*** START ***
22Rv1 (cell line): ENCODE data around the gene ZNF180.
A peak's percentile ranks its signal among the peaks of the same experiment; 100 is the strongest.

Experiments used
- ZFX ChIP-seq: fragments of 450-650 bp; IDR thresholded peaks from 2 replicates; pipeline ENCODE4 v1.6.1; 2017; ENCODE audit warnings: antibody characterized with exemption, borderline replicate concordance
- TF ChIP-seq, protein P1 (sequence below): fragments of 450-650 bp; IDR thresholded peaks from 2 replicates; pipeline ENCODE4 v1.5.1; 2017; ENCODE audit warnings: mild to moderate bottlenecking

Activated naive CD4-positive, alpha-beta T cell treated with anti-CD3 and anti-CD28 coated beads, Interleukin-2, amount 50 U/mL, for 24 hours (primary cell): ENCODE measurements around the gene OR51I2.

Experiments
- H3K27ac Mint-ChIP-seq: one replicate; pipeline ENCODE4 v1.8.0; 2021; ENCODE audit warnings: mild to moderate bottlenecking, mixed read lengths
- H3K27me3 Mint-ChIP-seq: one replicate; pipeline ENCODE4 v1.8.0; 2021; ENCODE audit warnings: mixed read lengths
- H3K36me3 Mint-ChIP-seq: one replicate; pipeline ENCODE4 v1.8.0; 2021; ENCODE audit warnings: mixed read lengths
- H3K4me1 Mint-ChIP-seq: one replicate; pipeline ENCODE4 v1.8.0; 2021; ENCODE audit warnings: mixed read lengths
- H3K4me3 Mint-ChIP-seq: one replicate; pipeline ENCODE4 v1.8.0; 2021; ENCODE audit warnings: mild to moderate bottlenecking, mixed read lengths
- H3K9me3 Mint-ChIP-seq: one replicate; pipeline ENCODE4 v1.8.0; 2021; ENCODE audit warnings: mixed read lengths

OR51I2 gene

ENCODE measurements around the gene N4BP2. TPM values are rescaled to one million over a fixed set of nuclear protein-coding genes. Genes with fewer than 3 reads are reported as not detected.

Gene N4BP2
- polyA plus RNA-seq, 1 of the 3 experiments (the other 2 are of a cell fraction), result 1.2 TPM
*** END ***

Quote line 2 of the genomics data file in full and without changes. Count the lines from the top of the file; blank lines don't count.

A peak's percentile ranks its signal among the peaks of the same experiment; 100 is the strongest.